Most Active Stories
- Marlboro High School Students, Parents, Sue Coach, District
- Riverkeeper Raises Concern Over Fracking Waste As De-Icer For NY Roads
- Dr. Susan Fiske, Princeton University - Baseball and Schadenfreude
- Dr. David Hsu, University of Michigan – The Pain of Social Rejection
- NY: Vatican Survey & "Francis Effect"
New England News
Fri May 10, 2013
Public Forum Tackles Physician Shortage in Berkshire County
A community discussion was held Friday to address the number primary care medical providers available in the Berkshires, and how to attract more to the area.
Berkshire County is similar to many regions across the nation in that there is a lack of primary care physicians. A forum was held today, sponsored by the Northern Berkshire Community Coalition involving community leaders, concerned members of the public, representatives of the state Department of Public Health, and regional healthcare professionals and staff, to answer questions and talk about how to bring more primary care physicians to the region.
Bonnie Clark, a physician recruiter at North Adams Regional Hospital, said that the rural Berkshires face a challenge unlike other areas of Massachusetts due to its distance from medical schools. She said that a medical student is more likely to want to spend their time in an area more similar to where they received their education.
"They already live where they went to med school, they know the area, they the hospital, and so they end up saying, 'it's much easier for me to stay here and I did my residency in Boston I'm going to stay in Boston'," said Clark. "It's a challenge for us."
Clark said that one key strategy that small communities can adopt is to engage students at local colleges. In recruiting for North Adams Regional Hospital, Clark said she works with some pre-med students at Williams College to keep them interested in healthcare, and provide opportunities to shadow physicians at the hospital.
Eileen Michaels, a national recruiter who works with Harris Brand Recruiting in Niskayuna, New York, also attended today’s forum. She said that the health care world can take a page from some of the efforts made in New York’s Capital Region to attract and retain highly-trained and highly-skilled workers for its blossoming high-tech industrial sector, strategies that include helping the partners, spouses, and children of employees find jobs themselves and become involved in their new communities.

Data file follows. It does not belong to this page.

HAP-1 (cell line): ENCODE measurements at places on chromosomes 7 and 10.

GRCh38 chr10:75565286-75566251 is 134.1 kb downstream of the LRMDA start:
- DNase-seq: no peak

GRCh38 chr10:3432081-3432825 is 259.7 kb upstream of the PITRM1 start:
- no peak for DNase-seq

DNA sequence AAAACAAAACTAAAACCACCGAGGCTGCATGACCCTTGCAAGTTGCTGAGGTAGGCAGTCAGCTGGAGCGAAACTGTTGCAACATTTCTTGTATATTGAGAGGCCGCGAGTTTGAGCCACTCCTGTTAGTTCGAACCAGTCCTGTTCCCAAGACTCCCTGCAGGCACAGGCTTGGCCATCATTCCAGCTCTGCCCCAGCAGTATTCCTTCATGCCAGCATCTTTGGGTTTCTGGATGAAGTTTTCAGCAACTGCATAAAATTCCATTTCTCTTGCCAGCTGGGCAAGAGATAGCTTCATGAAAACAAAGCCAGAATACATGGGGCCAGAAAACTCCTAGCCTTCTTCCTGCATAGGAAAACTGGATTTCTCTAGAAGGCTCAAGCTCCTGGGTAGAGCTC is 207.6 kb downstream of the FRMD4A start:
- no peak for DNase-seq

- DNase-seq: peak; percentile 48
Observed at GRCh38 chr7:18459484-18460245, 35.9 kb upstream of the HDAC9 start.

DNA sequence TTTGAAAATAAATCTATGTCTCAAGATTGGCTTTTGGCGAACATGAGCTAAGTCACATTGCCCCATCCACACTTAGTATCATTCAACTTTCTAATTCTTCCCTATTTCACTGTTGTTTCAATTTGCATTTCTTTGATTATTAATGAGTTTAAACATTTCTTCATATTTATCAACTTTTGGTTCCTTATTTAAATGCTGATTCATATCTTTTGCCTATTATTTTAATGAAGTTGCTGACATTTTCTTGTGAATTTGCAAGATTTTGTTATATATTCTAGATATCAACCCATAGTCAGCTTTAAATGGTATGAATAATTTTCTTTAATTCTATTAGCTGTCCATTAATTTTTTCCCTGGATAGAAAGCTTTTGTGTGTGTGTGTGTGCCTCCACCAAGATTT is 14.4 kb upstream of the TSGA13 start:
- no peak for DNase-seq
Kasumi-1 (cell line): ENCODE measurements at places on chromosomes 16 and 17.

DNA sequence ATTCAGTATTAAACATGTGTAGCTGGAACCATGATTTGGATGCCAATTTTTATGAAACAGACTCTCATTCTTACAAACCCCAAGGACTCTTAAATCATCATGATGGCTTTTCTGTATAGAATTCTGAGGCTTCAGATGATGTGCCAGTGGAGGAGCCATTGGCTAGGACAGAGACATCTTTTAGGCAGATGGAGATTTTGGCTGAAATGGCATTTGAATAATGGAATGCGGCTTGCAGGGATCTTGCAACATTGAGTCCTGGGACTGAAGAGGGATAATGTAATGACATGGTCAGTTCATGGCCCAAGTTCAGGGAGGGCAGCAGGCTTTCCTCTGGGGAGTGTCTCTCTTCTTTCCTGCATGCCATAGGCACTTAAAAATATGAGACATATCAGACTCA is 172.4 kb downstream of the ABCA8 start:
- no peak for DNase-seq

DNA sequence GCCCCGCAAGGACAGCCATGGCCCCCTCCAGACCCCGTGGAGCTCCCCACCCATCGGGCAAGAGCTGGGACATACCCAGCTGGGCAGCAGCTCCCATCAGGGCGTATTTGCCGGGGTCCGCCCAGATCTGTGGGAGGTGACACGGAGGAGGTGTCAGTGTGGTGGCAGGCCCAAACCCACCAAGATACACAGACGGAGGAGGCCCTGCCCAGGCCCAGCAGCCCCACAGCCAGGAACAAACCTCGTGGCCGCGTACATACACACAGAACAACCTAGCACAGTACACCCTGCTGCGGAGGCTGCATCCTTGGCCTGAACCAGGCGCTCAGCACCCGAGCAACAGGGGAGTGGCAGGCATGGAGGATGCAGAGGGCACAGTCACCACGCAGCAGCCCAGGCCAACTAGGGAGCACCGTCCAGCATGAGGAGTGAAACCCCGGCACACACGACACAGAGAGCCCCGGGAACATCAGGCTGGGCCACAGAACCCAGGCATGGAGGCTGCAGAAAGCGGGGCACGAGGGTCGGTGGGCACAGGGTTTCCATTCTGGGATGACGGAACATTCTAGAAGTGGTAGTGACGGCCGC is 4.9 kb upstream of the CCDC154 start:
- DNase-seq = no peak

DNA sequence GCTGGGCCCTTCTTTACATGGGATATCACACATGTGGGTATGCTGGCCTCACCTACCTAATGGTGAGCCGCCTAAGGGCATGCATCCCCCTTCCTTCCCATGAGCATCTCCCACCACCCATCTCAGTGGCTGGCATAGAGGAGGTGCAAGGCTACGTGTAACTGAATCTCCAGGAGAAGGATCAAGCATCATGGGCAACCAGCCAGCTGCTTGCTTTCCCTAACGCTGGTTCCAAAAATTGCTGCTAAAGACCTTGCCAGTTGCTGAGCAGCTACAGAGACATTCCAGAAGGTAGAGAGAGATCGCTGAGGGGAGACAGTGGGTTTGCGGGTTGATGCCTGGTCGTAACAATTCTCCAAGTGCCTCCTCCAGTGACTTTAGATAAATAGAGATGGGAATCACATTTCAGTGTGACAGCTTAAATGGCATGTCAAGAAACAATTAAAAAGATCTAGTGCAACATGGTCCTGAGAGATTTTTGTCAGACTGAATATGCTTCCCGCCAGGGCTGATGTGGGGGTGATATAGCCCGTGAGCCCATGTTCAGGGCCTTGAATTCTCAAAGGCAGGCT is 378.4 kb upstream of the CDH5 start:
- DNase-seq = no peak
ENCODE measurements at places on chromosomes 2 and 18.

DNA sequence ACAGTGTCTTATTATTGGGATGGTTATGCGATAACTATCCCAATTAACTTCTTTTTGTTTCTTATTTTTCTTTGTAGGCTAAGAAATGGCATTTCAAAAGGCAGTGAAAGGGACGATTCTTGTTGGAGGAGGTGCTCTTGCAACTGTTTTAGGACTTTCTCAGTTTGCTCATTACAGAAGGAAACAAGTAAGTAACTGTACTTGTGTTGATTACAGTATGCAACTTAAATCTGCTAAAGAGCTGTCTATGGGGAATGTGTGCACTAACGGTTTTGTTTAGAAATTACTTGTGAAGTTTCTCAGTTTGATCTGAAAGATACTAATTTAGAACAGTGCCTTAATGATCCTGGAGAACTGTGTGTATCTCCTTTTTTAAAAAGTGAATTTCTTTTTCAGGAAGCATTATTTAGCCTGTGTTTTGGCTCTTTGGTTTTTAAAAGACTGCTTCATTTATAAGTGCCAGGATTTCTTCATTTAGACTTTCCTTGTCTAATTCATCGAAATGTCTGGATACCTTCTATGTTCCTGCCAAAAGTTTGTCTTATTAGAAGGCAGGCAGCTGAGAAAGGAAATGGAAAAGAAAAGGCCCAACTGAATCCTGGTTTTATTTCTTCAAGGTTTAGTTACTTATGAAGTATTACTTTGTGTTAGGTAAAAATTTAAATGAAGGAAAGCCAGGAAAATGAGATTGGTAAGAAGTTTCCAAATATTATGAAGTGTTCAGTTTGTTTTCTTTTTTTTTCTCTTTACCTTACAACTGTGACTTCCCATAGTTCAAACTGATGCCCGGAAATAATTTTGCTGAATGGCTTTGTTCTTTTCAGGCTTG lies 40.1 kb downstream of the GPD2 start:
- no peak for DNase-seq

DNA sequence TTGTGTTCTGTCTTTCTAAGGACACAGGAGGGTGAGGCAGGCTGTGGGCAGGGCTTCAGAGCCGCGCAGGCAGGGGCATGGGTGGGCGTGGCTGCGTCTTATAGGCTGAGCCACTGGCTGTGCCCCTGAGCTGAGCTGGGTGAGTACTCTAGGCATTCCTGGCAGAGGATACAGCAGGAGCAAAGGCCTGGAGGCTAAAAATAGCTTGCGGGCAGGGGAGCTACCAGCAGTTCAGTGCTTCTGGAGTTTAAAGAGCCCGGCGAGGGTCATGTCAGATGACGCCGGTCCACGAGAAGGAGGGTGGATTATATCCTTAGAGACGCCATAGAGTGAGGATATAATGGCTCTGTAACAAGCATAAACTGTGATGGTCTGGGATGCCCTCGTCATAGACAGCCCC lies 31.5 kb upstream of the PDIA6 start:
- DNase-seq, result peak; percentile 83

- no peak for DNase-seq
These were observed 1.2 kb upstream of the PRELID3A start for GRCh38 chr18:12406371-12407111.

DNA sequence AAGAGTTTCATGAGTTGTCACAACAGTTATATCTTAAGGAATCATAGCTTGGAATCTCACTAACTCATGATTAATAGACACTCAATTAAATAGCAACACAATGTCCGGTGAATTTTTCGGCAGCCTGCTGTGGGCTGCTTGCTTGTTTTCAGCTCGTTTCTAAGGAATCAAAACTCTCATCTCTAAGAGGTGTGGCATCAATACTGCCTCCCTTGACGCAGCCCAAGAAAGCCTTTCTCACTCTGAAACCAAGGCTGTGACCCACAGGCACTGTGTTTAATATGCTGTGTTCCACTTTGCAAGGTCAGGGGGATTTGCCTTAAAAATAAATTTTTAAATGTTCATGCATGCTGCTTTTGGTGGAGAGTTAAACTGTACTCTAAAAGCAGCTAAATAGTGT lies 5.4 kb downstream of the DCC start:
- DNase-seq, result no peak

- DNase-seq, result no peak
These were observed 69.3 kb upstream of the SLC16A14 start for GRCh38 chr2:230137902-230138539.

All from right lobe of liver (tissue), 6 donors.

“In the Capital Region, for example, Tech Valley Connect is one organization that was formed to help integrate initially some of the members of the community who were coming along with the high-tech workers that were moving in based on the chip fabrication that was going on. The nanoscience technology," said Michaels. "That model is a model that could work very well in this community, and the seeds of it are already here as you can see from this group meeting today."
Community members who attended the forum were asked to brainstorm their own ideas. Lois Daunis, who works with the Northern Berkshire Community Coalition said that social media could play a role in “selling” the Berkshire region to physicians and their families.
"Social and new and different ways to really get people to see a visual of our area and all that it offers in terms of arts and education, and natural beauty, etc," said Daunis.
But, as the healthcare world changes, and doctors continue to become more scarce, it’s will also become necessary for other health professionals, including nurse practitioners, to take on the role of primary care providers.
That’s according to Dr. Andrew Morris-Singer, a primary care physician and president of Primary Care Progress, a Boston-based advocacy group that promotes primary care.
"In certain practices nurse practitioners and physician assistants are starting to act as primary care providers for certain subsets of patients," said Morris-Singer. "And this is wonderful because 30 percent of patients in certain studies indicate that they'd rather have a nurse practitioner as their primary care provider than a physician. It's all preferences."
Morris-Singer also voiced his support for changing the way patients pay for care, which included moving away from the traditional fee-for-service model, in favor of quality-based purchasing system.
Massachusetts took its first steps in this direction last year when Governor Deval Patrick signed his healthcare cost containment bill into law, which among several initiatives, would encourage insurance companies to adopt value-based payment plans.
New England News